If you’re a fan of “The Office,” you’re undoubtedly familiar with Michael Scott’s cringe-inducing behavior. While his awkward, emotional outbursts make for great comedy, if you had to work with someone like Michael, you probably wouldn’t stick around very long. And if that person were a rehab therapist, his or her patients probably wouldn’t stick around very long, either. That’s because—as funny as Steve Carell's iconic character is—Michael is impetuous and emotional (and not in a good way). Furthermore, he often jumps to conclusions before having all the facts, a trait that leads to both personal and professional consequences. However, if Dunder Mifflin had made strong emotional intelligence a priority for those in leadership positions, many of Michael’s blunders could’ve been avoided.
What is emotional intelligence?
EQ is a sense of self-awareness.
To help answer this question, I called in an expert: Brian Allery, WebPT’s Vice President of Employee Success and Administration, is a guru on all things emotional intelligence. According to him, emotional intelligence—sometimes referred to as “EQ”—is a gauge of an individual’s self-awareness and humility. As Allery puts it, “Individuals with exceptional EQ aren’t afraid to ask for help, because they’re not held back by pride and fear.” And that fosters a team environment in which members collaborate better and identify risks faster. After all, Allery explains, “If you don’t understand yourself, how can you contribute to a team?”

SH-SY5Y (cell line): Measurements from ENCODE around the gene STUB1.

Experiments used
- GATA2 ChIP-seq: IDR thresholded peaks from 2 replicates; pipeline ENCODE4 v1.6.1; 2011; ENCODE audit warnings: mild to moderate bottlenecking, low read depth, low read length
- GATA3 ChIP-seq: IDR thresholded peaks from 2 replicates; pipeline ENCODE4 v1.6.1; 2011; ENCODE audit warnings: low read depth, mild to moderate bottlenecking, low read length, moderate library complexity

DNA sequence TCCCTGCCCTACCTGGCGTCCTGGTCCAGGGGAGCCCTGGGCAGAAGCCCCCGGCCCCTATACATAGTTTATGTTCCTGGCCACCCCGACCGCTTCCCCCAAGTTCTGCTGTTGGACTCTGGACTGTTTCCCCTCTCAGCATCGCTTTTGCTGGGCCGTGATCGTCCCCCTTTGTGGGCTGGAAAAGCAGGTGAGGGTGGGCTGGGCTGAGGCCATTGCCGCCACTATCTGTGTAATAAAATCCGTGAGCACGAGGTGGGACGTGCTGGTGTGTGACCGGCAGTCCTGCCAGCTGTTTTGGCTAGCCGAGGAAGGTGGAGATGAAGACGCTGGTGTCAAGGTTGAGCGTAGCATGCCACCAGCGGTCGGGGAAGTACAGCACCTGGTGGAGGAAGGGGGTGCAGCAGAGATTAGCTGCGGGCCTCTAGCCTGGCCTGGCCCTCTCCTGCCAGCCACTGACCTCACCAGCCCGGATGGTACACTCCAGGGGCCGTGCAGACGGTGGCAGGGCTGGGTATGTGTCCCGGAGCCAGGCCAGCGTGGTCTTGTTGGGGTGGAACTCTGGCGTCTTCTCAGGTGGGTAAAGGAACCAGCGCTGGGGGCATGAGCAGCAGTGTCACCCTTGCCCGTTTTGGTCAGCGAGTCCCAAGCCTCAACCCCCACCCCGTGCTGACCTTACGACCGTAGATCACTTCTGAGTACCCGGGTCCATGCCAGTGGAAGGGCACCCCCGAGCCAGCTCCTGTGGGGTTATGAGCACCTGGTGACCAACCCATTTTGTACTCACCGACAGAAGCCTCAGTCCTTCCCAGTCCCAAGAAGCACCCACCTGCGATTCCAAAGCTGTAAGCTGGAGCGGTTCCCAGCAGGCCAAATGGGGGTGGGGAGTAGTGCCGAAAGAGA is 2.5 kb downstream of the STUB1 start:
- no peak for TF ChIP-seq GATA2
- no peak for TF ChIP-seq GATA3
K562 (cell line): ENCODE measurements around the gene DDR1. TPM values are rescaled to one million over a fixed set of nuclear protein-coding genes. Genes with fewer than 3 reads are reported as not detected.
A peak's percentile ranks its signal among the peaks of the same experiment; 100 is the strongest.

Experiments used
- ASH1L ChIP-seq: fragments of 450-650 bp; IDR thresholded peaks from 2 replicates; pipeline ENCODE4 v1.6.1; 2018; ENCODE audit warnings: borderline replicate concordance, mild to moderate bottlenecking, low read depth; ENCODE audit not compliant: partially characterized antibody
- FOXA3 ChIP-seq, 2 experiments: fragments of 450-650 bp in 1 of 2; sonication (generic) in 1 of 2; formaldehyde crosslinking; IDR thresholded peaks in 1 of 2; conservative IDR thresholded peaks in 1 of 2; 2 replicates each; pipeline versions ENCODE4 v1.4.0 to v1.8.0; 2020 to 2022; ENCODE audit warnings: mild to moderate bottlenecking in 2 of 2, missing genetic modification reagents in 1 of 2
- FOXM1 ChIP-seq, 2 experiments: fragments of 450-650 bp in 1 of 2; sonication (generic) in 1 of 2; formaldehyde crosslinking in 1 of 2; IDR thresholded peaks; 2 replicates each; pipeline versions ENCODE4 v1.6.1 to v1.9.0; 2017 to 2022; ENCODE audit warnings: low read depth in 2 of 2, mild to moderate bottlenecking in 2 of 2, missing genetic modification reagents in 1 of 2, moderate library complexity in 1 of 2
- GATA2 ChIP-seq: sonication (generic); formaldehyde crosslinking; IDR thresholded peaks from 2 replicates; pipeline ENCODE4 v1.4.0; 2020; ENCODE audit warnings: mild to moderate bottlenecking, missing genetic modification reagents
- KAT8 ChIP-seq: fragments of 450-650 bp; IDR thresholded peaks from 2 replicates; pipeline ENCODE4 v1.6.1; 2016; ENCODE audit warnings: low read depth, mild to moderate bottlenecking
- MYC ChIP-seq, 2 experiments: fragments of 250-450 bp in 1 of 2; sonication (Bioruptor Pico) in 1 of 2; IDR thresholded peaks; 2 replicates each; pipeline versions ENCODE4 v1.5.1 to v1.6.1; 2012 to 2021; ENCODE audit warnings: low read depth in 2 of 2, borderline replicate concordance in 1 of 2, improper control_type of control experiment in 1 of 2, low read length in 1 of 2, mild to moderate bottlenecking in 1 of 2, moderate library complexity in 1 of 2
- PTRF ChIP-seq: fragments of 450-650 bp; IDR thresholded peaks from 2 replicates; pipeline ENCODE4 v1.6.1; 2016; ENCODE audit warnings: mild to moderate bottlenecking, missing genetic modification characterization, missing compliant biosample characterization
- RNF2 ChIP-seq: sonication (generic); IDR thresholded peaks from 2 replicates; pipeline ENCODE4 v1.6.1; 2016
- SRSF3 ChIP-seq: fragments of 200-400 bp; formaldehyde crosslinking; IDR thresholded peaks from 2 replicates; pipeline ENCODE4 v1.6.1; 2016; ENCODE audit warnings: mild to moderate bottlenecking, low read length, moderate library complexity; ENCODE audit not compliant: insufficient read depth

It requires a commitment to personal growth.
Another common attribute in people with a high level of emotional intelligence is their continuous dedication to self-improvement. You may hear them utter phrases like, “I appreciate your perspective,” or “in my experience.” That’s because those with excellent EQ are self-aware enough to acknowledge that they don’t always have all the answers. We, as humans, are experience-based. And that leads some people to resist change. In other words, if something works, we tend to stick with it. Those with high levels of emotional intelligence, on the other hand, recognize that change equals growth.
Leaders with strong EQ aren’t afraid of getting in the trenches.
Emotional intelligence is also crucial for individuals in leadership—a key lesson for the likes of Michael Scott. As employees climb up the managerial ladder, those with low EQ often fail to recognize the importance of getting their hands dirty. “Some people get too big to do things,” Allery explains. “But emotionally intelligent leaders accept what needs to be done.” They’re action- and group-oriented, and they build strong personal connections that inspire loyalty in staff and patients alike.
What happens when a team isn’t emotionally intelligent?
There’s a communication breakdown.